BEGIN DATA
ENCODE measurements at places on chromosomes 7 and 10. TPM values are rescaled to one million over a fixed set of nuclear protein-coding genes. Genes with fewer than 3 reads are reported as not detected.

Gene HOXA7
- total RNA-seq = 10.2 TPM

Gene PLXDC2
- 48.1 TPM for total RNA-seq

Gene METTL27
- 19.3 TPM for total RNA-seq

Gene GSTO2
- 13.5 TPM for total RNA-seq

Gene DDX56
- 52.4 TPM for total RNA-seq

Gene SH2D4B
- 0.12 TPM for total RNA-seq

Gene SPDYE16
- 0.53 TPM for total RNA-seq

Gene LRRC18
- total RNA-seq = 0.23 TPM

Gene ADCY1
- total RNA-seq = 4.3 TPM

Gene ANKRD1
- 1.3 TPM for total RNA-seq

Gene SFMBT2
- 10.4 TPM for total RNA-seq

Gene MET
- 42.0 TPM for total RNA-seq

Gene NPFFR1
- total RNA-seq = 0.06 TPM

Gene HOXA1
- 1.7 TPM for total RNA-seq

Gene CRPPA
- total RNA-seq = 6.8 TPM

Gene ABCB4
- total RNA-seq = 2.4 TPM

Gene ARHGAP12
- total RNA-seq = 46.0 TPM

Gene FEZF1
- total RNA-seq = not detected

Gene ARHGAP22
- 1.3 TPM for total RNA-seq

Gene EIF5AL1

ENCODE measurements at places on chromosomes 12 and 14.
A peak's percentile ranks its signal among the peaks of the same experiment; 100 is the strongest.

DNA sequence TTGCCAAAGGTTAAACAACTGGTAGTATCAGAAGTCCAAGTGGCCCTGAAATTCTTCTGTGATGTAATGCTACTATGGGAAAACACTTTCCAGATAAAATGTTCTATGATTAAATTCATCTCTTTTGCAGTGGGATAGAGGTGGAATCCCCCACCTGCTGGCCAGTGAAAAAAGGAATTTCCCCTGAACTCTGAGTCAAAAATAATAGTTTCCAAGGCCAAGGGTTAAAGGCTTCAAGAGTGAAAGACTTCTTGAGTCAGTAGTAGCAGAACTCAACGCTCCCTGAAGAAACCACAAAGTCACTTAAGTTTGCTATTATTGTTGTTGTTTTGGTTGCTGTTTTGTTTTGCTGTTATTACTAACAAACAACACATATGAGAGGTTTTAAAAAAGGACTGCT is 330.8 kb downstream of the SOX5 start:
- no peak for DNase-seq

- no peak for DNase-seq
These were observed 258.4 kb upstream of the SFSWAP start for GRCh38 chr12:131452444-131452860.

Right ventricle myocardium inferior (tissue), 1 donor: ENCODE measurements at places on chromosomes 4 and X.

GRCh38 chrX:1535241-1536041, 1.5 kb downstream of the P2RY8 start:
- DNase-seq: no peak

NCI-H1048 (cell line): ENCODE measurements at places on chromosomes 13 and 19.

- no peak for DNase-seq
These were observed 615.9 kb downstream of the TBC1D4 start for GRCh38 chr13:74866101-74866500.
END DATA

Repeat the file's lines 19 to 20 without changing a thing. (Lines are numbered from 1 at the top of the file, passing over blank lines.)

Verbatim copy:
- total RNA-seq = 4.3 TPM

Gene ANKRD1